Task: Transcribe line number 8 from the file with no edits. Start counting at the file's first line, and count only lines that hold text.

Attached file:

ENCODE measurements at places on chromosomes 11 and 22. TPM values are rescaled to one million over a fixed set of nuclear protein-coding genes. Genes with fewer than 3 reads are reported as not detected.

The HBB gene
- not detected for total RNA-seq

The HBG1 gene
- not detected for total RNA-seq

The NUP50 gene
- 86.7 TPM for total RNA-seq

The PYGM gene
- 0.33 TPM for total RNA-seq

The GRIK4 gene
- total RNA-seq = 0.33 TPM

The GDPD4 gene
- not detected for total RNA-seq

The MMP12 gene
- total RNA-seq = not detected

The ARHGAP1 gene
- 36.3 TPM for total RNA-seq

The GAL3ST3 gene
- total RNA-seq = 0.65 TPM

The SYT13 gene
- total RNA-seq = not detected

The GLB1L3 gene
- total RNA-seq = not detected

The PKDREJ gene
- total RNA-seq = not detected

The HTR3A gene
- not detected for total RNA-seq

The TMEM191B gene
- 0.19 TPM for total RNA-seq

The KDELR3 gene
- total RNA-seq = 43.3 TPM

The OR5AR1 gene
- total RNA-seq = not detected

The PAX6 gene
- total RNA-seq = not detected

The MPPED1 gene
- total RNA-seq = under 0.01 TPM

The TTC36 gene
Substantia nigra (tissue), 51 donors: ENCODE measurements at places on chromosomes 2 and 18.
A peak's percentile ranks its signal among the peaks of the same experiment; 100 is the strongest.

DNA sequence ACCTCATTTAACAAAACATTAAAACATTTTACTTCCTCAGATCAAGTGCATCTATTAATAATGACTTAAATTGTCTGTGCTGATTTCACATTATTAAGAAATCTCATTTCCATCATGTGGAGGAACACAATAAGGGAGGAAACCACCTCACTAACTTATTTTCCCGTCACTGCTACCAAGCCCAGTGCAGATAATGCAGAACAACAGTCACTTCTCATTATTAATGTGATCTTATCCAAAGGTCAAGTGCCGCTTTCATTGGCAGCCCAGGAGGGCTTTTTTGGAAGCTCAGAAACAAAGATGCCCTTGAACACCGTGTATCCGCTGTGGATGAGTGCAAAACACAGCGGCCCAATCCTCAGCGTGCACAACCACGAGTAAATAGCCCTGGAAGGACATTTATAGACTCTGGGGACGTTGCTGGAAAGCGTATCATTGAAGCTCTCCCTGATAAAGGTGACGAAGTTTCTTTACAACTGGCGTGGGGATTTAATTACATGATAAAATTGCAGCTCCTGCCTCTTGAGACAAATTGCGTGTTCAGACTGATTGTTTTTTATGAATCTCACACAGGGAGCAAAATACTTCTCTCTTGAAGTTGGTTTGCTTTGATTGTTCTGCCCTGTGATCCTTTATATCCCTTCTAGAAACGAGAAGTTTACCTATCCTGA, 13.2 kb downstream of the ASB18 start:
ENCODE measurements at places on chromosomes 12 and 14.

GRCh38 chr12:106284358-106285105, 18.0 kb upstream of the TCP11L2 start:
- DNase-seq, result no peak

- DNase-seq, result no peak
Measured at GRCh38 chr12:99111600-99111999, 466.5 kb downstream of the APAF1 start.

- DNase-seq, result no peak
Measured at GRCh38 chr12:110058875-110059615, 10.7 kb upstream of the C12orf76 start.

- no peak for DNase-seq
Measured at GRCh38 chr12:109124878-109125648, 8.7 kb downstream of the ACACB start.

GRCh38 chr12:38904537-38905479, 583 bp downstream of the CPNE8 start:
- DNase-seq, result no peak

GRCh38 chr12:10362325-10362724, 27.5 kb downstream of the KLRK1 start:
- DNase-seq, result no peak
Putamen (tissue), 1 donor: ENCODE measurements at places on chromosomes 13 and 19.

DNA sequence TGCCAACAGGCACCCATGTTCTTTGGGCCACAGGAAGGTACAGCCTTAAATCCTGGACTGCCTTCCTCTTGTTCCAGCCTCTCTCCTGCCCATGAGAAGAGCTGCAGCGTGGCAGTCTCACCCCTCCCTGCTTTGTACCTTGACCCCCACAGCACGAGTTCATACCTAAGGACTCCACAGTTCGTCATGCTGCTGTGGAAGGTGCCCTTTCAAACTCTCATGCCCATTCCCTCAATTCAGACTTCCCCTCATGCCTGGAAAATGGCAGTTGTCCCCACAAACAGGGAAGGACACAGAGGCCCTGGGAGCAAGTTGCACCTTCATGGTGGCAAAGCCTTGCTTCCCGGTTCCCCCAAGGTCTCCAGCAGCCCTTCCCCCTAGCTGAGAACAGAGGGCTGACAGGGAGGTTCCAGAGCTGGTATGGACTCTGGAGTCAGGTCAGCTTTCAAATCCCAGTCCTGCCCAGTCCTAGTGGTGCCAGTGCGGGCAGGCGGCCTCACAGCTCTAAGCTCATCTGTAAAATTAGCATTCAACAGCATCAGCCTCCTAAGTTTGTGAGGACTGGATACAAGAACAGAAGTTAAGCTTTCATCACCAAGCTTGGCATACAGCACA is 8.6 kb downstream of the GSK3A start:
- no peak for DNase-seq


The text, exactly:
The PYGM gene